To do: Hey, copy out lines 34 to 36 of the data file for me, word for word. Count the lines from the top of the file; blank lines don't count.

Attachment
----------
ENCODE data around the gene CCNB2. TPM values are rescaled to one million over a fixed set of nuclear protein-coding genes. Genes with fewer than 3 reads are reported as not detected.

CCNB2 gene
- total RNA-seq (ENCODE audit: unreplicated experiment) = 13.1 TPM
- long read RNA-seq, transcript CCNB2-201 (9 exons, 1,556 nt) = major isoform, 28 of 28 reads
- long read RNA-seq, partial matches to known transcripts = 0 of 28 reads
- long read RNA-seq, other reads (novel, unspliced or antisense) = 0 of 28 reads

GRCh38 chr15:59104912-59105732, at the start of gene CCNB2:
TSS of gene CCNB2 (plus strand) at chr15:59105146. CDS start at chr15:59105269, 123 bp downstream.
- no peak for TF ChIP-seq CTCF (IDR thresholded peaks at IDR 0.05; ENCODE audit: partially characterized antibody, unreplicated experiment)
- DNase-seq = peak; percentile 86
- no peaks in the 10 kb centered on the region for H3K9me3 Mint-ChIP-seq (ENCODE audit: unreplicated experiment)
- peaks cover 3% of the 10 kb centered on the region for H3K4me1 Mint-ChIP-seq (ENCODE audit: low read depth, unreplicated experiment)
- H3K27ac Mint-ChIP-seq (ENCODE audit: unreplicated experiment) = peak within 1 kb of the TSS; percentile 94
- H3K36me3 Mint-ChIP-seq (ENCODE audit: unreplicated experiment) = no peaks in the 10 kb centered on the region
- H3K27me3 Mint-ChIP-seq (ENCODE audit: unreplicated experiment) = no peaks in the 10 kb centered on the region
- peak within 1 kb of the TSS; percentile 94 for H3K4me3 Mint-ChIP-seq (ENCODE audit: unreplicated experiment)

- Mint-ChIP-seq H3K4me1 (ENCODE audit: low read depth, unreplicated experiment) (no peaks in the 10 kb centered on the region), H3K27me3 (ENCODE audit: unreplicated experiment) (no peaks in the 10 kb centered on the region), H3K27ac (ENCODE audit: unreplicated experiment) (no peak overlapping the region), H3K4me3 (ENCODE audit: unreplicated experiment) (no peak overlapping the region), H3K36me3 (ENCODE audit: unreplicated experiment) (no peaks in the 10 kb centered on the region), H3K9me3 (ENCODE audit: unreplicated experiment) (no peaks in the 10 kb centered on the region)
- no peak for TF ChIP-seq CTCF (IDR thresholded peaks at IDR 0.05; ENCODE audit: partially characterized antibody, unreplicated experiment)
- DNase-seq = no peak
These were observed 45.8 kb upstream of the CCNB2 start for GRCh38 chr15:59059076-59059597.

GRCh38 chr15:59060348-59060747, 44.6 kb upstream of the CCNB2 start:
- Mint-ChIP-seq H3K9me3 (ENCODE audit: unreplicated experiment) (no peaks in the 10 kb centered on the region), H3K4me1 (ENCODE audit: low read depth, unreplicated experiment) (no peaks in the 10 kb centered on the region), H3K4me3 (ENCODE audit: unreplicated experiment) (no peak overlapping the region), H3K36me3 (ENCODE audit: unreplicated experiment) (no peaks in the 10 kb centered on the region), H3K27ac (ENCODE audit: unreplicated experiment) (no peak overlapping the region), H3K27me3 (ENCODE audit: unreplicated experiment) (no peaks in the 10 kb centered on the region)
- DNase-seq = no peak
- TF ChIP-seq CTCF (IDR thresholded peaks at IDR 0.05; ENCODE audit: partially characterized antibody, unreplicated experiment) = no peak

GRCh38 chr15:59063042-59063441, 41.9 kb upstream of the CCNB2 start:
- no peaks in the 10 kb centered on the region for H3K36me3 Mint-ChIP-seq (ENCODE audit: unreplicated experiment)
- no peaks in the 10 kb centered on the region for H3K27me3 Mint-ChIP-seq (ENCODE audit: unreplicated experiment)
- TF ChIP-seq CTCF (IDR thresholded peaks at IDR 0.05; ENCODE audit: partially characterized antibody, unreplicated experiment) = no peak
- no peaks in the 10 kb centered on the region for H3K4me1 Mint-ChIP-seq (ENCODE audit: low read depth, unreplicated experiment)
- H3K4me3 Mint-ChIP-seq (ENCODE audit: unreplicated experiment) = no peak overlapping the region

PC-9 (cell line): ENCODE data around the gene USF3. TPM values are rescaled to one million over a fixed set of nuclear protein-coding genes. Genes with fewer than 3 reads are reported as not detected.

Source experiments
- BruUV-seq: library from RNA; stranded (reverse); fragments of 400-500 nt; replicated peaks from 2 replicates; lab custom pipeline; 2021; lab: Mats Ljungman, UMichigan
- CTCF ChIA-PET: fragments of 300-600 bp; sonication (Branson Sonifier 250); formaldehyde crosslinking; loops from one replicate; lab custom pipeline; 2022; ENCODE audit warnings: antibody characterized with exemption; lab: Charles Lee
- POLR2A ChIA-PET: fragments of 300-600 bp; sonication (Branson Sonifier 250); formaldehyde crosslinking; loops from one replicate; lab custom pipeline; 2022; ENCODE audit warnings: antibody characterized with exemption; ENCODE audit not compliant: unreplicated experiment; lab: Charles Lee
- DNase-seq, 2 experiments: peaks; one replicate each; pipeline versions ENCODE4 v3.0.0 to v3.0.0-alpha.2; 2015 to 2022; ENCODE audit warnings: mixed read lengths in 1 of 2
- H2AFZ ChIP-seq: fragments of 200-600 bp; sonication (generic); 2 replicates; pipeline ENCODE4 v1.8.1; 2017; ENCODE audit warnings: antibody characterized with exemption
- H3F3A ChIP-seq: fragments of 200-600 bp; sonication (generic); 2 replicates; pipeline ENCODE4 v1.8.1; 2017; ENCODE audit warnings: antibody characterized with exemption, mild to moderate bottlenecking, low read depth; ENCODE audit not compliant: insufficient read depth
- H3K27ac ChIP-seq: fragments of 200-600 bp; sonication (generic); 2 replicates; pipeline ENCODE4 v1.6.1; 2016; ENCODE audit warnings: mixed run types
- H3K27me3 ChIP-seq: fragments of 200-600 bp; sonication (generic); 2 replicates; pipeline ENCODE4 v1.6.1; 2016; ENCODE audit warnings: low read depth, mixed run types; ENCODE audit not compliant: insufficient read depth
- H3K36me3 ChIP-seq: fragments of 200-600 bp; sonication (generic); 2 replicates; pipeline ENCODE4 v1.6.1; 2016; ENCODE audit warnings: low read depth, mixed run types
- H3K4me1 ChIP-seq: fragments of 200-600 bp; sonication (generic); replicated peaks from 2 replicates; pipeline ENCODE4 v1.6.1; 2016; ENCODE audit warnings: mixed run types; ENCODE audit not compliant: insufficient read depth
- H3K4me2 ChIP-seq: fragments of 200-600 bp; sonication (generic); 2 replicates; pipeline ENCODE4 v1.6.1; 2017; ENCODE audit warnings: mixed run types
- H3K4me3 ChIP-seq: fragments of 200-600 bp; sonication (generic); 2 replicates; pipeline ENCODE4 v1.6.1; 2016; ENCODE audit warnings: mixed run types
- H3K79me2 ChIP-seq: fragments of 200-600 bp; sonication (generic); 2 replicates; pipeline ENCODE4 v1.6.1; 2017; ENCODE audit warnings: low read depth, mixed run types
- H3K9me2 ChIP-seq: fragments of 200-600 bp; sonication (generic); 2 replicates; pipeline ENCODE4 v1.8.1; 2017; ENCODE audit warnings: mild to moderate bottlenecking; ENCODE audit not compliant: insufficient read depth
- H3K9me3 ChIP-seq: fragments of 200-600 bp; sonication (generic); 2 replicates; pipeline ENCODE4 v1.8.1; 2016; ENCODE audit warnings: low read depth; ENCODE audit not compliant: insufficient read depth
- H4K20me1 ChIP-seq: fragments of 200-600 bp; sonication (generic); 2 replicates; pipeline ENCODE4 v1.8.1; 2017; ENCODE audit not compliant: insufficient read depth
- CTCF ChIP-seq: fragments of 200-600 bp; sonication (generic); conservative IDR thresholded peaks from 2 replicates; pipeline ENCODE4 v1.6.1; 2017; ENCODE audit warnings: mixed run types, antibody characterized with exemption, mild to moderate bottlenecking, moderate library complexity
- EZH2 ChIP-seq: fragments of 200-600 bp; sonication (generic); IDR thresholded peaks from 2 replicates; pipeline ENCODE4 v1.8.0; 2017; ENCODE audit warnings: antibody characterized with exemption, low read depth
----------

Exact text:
- CTCF ChIA-PET: fragments of 300-600 bp; sonication (Branson Sonifier 250); formaldehyde crosslinking; loops from one replicate; lab custom pipeline; 2022; ENCODE audit warnings: antibody characterized with exemption; lab: Charles Lee
- POLR2A ChIA-PET: fragments of 300-600 bp; sonication (Branson Sonifier 250); formaldehyde crosslinking; loops from one replicate; lab custom pipeline; 2022; ENCODE audit warnings: antibody characterized with exemption; ENCODE audit not compliant: unreplicated experiment; lab: Charles Lee
- DNase-seq, 2 experiments: peaks; one replicate each; pipeline versions ENCODE4 v3.0.0 to v3.0.0-alpha.2; 2015 to 2022; ENCODE audit warnings: mixed read lengths in 1 of 2